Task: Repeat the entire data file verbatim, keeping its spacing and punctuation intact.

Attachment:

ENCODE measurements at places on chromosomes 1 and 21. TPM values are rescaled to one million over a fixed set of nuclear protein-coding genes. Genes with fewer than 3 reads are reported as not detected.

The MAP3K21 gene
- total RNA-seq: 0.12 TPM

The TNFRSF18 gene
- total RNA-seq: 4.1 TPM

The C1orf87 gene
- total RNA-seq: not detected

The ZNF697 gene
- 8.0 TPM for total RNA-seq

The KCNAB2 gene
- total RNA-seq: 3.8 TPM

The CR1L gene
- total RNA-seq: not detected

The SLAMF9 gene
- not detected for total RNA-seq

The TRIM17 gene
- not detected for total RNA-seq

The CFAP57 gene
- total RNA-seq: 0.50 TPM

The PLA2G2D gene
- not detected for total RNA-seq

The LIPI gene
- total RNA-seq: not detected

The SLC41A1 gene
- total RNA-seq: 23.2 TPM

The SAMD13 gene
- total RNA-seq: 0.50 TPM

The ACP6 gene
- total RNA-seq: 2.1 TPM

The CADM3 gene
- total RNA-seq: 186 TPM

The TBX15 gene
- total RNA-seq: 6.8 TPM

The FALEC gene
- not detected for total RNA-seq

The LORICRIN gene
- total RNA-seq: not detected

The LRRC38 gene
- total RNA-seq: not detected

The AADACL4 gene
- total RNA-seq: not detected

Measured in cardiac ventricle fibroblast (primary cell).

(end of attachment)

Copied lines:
ENCODE measurements at places on chromosomes 1 and 21. TPM values are rescaled to one million over a fixed set of nuclear protein-coding genes. Genes with fewer than 3 reads are reported as not detected.

The MAP3K21 gene
- total RNA-seq: 0.12 TPM

The TNFRSF18 gene
- total RNA-seq: 4.1 TPM

The C1orf87 gene
- total RNA-seq: not detected

The ZNF697 gene
- 8.0 TPM for total RNA-seq

The KCNAB2 gene
- total RNA-seq: 3.8 TPM

The CR1L gene
- total RNA-seq: not detected

The SLAMF9 gene
- not detected for total RNA-seq

The TRIM17 gene
- not detected for total RNA-seq

The CFAP57 gene
- total RNA-seq: 0.50 TPM

The PLA2G2D gene
- not detected for total RNA-seq

The LIPI gene
- total RNA-seq: not detected

The SLC41A1 gene
- total RNA-seq: 23.2 TPM

The SAMD13 gene
- total RNA-seq: 0.50 TPM

The ACP6 gene
- total RNA-seq: 2.1 TPM

The CADM3 gene
- total RNA-seq: 186 TPM

The TBX15 gene
- total RNA-seq: 6.8 TPM

The FALEC gene
- not detected for total RNA-seq

The LORICRIN gene
- total RNA-seq: not detected

The LRRC38 gene
- total RNA-seq: not detected

The AADACL4 gene
- total RNA-seq: not detected

Measured in cardiac ventricle fibroblast (primary cell).